Any of a class of phospholipids (also called phosphatidyl cholines) important in cell structure and metabolism. They are composed of phosphate, choline, glycerol (as the ester), and two fatty acids. Various fatty acids pairs distinguish the various lecithins. Commercial lecithin, a wetting and emulsifying agent used in animal feeds, baking products and mixes, chocolate, cosmetics and soap, insecticides, paint, and plastics, is a mixture of lecithins and other phospholipids in an edible oil.
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Organic compound related to vitamins in its activity. It is important in metabolism as a component of the lipids that make up cell membranes and of acetylcholine. It is also important as a source of chemical raw materials for cells and in transport of fats from the liver. It is usually classified with the B vitamins (see vitamin B complex) because it resembles them in function and in its distribution in foods. In humans it is interconvertible with certain other compounds, such as methionine, so deficiency does not lead to disease, but some other animals need it in their diet. Choline has various uses in medicine, nutrition, and the processing of foods and feeds.
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Choline is an organic compound, classified as a water-soluble essential nutrient and usually grouped within the Vitamin B complex. This natural amine is found in the lipids that make up cell membranes and in the neurotransmitter acetylcholine. Adequate intakes (AI) for this micronutrient of between 425 to 550 milligrams daily, for adults, have been established by the Food and Nutrition Board of the Institute of Medicine of the National Academy of Sciences.
Choline and its metabolites are needed for three main physiological purposes: structural integrity and signaling roles for cell membranes, cholinergic neurotransmission (acetylcholine synthesis), and as a major source for methyl groups via its metabolite, trimethylglycine (betaine) that participates in the S-adenosylmethionine synthesis pathways.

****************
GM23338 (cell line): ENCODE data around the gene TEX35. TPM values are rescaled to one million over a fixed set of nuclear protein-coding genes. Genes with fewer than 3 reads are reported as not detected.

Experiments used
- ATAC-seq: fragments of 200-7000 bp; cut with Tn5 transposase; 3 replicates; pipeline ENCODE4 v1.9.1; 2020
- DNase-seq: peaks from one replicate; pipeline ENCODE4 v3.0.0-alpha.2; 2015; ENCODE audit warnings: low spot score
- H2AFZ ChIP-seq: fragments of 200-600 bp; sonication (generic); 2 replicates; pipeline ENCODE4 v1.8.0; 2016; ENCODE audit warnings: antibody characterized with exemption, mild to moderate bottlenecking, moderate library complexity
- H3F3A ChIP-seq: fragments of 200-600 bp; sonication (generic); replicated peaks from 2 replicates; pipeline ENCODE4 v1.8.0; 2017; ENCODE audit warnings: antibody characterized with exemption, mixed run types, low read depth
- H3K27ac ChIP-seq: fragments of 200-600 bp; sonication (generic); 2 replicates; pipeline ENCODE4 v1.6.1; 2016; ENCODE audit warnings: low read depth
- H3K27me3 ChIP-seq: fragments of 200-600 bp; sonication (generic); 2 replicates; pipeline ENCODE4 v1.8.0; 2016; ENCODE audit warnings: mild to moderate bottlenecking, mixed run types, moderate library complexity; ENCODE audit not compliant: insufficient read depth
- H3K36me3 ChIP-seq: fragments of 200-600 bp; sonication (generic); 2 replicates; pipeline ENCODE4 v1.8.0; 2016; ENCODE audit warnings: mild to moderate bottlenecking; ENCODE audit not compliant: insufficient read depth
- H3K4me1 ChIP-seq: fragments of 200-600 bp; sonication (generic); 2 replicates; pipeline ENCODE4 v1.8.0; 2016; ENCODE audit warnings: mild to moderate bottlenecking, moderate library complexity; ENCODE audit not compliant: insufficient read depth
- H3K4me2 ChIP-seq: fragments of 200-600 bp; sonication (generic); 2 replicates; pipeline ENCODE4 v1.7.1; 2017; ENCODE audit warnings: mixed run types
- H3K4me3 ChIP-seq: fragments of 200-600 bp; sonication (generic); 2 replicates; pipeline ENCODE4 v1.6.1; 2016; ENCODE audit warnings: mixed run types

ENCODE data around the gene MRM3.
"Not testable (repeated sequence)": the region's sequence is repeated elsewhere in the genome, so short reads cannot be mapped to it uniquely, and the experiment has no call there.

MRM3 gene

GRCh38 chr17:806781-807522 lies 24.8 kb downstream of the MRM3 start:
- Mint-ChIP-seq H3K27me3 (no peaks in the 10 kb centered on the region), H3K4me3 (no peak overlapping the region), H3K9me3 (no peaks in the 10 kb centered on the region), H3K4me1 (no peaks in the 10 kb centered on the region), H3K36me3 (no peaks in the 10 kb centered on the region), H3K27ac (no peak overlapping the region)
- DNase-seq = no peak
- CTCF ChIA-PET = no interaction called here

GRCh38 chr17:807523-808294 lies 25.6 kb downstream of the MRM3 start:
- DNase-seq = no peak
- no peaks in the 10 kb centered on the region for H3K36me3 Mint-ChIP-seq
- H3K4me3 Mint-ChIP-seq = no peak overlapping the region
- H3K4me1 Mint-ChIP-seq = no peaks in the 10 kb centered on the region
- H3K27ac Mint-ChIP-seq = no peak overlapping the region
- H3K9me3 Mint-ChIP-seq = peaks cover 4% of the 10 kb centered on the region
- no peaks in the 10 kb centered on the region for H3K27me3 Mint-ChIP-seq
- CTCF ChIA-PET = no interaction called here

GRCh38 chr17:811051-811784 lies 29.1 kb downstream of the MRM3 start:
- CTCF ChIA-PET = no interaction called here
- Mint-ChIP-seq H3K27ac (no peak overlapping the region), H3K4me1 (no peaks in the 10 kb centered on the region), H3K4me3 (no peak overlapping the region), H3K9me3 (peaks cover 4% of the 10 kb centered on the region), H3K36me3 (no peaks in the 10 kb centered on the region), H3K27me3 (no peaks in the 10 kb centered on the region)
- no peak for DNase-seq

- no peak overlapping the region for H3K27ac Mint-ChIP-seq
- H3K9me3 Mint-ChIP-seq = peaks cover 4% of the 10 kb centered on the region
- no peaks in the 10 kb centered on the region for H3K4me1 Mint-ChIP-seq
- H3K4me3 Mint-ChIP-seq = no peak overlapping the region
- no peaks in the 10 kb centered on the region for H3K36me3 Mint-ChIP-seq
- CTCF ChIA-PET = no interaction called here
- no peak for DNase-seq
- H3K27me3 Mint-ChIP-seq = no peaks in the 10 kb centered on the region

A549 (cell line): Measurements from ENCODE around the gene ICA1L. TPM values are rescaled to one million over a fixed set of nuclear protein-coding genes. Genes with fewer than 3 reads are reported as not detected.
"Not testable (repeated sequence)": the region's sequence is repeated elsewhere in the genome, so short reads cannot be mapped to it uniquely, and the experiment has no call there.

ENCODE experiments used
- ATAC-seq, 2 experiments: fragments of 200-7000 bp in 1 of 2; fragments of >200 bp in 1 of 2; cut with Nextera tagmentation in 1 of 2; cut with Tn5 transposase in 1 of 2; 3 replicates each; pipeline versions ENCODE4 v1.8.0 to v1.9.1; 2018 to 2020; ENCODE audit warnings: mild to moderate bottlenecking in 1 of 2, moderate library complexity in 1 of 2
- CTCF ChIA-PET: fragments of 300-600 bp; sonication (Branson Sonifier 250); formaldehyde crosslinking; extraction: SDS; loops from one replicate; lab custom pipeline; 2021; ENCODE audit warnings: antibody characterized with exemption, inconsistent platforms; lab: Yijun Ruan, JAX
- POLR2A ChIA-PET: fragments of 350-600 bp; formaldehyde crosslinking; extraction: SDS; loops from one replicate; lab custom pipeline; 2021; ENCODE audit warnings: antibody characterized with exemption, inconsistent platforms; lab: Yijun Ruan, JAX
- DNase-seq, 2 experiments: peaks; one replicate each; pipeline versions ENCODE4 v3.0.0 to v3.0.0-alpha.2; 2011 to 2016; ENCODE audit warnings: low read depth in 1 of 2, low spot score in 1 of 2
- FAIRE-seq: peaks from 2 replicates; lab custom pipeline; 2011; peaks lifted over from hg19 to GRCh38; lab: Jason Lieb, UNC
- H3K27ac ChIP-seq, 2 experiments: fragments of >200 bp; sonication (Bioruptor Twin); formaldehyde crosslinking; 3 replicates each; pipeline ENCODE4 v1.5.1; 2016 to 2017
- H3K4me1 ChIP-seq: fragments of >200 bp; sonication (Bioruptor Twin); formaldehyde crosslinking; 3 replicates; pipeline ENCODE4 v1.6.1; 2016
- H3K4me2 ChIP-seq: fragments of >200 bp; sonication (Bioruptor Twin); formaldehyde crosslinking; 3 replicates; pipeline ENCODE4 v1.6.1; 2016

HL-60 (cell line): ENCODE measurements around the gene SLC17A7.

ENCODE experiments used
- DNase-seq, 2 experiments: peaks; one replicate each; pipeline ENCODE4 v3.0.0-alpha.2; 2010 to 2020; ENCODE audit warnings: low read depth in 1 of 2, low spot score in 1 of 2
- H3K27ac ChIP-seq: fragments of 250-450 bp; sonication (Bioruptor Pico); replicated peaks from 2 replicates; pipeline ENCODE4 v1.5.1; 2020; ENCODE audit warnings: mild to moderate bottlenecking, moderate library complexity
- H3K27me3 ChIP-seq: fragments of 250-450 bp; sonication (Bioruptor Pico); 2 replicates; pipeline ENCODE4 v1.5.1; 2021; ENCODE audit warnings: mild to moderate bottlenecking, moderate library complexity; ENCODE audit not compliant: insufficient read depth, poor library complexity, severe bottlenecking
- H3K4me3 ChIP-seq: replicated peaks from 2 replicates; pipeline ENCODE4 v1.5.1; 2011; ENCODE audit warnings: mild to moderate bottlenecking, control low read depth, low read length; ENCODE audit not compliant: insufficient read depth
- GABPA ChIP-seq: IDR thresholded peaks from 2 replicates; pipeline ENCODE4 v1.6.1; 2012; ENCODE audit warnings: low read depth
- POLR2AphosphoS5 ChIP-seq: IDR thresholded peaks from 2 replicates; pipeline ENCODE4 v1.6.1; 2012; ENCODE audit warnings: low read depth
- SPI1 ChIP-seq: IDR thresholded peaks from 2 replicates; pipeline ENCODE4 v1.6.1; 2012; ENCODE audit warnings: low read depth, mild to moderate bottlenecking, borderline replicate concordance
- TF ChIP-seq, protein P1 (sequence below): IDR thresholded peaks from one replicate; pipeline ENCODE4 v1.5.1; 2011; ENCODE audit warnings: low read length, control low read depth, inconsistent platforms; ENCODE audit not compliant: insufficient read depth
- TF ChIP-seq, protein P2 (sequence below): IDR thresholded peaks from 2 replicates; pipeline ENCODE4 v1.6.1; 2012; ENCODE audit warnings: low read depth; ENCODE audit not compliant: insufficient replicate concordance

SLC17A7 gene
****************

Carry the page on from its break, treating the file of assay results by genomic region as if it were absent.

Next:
Choline supplements are often taken as a form of 'smart drug' or nootropic, due to the role that the neurotransmitter acetylcholine plays in various cognition systems within the brain. Choline is a chemical precursor or "building block" needed to produce the neurotransmitter acetylcholine, and research suggests that memory, intelligence and mood are mediated at least in part by acetylcholine metabolism in the brain. The compound's quaternary amine renders its lipid insoluble which might suggest it would be unable to cross the blood-brain barrier. However, despite choline's lipid insolubility, a choline transporter exists that allows transport across the blood-brain barrier. The efficacy of these supplements in enhancing cognitive abilities is a topic of continuing debate.
Lakhan & Vieira (2008) link choline deficiency to bipolar disorder and report efficacy in lecithin supplementation based on a double-blind, placebo controlled trial.
Some people who practice lucid dreaming use Galantamine with choline bitartrate or Alpha GPC to increase their odds of having a lucid dream. Acetylcholine precursors such as choline work synergistically with Galantamine to help improve memory and the symptoms of Alzheimer's Disease (AD).
Due to its role in lipid metabolism, choline has also found its way into nutritional supplements which claim to reduce body fat; but there is little or no evidence to prove that it has any effect on reducing excess body fat or that taking high amounts of choline will increase the rate at which fat is metabolised.
The most often available choline dietary supplement is lecithin, derived from soy or egg yolks, often used as a food additive. Phosphatidylcholine is also available as a supplement, in pill or powder form. Supplementary choline is also available as choline chloride, which comes as a liquid due to its hydrophilic properties. Choline chloride is sometimes preferred as a supplement because phosphatidylcholine can have gastrointestinal side effects.
Although the human body can make some choline it is generally recognized that it is important to get dietary choline as well. Although most foods have at least a little choline, some people may have to pay more close attention to get enough in their diets, particularly if they do not eat many whole eggs.